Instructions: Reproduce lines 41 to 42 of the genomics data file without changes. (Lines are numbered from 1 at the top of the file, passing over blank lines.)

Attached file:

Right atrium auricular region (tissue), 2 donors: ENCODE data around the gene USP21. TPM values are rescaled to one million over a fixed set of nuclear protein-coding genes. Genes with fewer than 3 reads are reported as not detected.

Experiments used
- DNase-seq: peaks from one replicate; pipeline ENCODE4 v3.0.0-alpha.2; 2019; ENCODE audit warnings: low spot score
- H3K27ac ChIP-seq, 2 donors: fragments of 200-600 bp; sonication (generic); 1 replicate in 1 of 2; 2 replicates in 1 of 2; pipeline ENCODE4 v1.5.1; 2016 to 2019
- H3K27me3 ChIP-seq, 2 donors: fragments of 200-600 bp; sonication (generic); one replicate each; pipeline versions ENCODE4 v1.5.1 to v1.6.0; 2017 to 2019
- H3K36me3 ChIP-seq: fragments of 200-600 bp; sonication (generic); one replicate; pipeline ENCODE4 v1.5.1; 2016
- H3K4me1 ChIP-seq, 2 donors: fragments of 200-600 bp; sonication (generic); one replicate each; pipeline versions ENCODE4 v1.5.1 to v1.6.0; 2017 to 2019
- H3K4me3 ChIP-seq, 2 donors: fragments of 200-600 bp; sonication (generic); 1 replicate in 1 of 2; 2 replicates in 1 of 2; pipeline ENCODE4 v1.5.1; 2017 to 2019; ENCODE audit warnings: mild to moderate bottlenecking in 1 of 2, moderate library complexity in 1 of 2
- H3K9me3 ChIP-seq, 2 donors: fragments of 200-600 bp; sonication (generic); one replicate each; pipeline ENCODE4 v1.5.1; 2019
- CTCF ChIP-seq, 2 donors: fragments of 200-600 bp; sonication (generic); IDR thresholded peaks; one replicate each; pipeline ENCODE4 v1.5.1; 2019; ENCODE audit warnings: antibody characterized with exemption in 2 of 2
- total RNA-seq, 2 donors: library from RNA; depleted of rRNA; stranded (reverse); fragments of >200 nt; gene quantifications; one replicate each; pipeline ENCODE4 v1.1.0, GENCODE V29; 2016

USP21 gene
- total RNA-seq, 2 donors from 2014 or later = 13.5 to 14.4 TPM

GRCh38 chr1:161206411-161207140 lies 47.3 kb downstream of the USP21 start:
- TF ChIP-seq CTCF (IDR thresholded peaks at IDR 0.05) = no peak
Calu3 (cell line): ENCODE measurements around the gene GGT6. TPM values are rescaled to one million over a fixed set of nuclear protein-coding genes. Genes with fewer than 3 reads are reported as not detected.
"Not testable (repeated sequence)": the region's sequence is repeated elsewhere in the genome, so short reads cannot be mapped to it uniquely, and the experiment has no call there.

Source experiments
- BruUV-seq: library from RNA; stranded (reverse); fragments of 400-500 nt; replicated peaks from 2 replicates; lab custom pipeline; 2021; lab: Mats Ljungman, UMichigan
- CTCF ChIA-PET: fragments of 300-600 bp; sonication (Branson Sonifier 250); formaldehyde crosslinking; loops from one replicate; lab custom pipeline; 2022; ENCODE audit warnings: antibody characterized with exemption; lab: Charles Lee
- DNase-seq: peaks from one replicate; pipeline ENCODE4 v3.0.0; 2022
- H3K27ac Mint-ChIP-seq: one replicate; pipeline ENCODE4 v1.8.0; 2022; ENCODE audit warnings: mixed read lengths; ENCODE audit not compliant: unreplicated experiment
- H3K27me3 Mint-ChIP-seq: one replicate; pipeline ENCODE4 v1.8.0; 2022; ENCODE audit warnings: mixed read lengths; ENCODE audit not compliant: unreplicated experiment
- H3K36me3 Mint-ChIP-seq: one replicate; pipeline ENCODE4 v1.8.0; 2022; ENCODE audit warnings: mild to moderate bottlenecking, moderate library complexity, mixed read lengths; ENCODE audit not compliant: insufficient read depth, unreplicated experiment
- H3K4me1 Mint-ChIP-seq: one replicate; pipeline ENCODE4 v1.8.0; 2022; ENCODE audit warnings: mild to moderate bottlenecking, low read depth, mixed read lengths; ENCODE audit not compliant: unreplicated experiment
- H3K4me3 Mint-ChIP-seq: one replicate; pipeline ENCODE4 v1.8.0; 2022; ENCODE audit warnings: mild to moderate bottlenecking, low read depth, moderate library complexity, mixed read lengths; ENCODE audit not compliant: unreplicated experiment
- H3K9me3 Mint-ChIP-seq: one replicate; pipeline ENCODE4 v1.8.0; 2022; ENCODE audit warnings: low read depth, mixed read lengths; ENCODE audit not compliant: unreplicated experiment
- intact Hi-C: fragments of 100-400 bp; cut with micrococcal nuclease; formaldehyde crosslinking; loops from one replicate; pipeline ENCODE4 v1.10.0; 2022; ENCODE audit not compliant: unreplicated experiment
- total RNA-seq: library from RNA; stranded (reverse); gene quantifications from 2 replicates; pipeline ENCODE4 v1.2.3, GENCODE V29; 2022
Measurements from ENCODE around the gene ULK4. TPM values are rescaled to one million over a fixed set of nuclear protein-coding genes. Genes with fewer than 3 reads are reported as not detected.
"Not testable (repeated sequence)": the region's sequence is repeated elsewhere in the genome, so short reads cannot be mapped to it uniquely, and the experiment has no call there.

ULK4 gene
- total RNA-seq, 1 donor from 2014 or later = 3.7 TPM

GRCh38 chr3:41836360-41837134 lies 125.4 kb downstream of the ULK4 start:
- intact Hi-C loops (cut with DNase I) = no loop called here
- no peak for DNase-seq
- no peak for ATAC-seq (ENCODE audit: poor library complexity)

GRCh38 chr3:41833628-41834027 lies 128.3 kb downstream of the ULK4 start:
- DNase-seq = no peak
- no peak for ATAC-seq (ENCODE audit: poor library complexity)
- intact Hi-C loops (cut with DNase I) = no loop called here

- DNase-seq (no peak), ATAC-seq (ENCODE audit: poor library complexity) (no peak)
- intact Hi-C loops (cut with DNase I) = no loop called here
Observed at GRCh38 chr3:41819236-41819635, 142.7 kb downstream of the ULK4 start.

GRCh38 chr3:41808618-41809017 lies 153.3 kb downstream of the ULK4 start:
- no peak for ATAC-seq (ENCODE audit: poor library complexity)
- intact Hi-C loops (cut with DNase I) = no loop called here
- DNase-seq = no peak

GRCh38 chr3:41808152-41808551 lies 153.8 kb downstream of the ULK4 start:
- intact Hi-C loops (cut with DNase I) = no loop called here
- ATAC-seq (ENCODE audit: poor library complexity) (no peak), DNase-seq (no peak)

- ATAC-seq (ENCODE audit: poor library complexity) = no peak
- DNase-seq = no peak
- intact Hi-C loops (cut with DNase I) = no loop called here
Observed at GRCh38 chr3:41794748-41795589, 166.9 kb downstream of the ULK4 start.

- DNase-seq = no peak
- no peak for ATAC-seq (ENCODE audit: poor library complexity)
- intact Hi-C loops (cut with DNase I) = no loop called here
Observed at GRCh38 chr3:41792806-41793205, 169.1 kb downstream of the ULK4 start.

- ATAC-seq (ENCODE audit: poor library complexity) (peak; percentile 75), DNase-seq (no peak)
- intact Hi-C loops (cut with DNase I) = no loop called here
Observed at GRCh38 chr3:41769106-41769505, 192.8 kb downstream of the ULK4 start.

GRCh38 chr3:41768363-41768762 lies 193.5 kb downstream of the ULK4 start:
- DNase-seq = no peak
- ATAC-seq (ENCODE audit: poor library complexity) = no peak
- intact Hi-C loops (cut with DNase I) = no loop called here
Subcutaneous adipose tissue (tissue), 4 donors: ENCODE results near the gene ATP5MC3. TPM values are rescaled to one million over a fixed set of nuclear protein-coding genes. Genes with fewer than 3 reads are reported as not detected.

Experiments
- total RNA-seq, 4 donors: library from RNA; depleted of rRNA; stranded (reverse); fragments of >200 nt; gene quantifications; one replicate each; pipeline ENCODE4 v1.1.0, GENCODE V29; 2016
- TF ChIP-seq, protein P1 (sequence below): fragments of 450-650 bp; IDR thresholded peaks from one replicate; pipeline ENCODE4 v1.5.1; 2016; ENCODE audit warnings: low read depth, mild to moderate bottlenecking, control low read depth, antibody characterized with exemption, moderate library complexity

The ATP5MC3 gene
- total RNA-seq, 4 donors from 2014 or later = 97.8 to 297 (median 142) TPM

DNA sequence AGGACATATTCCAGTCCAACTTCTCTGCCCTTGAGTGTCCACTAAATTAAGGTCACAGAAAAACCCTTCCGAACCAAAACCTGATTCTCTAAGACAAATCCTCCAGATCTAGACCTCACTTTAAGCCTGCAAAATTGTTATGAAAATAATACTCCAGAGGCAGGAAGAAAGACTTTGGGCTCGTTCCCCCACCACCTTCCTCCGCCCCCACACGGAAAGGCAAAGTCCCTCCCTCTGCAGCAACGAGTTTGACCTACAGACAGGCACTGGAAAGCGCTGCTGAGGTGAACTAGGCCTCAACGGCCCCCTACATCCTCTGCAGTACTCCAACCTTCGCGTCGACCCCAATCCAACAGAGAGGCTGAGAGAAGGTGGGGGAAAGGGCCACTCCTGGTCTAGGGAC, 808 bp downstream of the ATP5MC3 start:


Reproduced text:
- intact Hi-C loops (cut with DNase I) = no loop called here

- DNase-seq (no peak), ATAC-seq (ENCODE audit: poor library complexity) (no peak)